It used to be that you could reduce overall portfolio volatility by investing in international markets. When US markets went down, international ones went up or at least held steady. The opposite occurred when US markets went up. Unfortunately, this isn't necessarily true anymore.
There have been a number of reports that have looked at the correlation between US and international markets. They have found that these markets are now more correlated than they used to be and so we can no longer bank on reducing portfolio volatility just by buying in to international markets.
Still, a diversified portfolio wouldn't be very diversified if it didn't hold some international assets. And that's where Barclays international exchange traded fund (EFA) comes in. Their offering tracks the MSCI EAFE index which in turn tracks the performance of select companies in 21 developed countries including Australia and many throughout Europe and the Far East. This variety is great, but be warned that the market-capitalization weighted nature of this ETF results in 50% of its value being allocated to the United Kingdom and Japan. Other countries like Ireland end up being allocated just 1%, while Singapore's weight in this basket is 0.77%, Austria's is 0.58%, Hong Kong's is 1.75%, and Sweden's is 2.46%.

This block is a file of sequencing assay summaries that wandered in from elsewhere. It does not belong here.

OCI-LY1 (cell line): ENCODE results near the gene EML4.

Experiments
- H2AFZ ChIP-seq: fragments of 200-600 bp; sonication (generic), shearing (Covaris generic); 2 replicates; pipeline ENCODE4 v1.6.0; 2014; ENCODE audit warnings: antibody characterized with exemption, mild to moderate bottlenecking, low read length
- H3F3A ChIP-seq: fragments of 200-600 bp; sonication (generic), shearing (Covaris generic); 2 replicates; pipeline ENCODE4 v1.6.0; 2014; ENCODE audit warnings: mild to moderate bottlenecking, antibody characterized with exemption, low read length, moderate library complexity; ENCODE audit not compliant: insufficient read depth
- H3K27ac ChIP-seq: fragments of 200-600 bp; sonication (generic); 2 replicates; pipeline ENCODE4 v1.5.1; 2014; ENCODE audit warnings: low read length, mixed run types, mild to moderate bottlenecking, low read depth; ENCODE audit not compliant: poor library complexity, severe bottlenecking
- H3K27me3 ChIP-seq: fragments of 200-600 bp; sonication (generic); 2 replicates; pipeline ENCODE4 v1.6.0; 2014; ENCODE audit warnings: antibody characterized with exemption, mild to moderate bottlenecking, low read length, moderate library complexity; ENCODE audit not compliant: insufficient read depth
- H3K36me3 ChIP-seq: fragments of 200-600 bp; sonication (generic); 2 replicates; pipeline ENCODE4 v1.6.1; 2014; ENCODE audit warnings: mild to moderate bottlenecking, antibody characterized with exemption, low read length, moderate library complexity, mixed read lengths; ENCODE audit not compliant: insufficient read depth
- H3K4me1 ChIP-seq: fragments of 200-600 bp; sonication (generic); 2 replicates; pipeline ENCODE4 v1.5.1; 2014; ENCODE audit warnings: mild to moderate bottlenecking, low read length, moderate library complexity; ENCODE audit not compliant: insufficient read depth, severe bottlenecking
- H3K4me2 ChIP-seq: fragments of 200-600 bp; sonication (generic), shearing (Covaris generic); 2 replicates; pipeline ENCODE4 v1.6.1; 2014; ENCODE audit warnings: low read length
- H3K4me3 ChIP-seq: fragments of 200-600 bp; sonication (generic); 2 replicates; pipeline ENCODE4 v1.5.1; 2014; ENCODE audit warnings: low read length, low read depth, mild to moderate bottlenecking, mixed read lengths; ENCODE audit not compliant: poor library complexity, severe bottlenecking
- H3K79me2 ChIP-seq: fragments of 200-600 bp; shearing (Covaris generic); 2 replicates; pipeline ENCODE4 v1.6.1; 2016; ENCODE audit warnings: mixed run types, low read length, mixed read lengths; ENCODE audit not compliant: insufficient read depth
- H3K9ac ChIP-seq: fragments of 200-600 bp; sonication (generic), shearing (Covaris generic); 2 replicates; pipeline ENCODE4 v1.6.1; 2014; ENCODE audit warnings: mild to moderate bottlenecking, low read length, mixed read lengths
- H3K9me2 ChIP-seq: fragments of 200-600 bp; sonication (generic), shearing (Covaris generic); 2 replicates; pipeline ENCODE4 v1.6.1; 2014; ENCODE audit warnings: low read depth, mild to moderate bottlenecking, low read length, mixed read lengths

This ETF complements Barclays emerging markets ETF. Both of which are ETFs that I hold in my portfolio.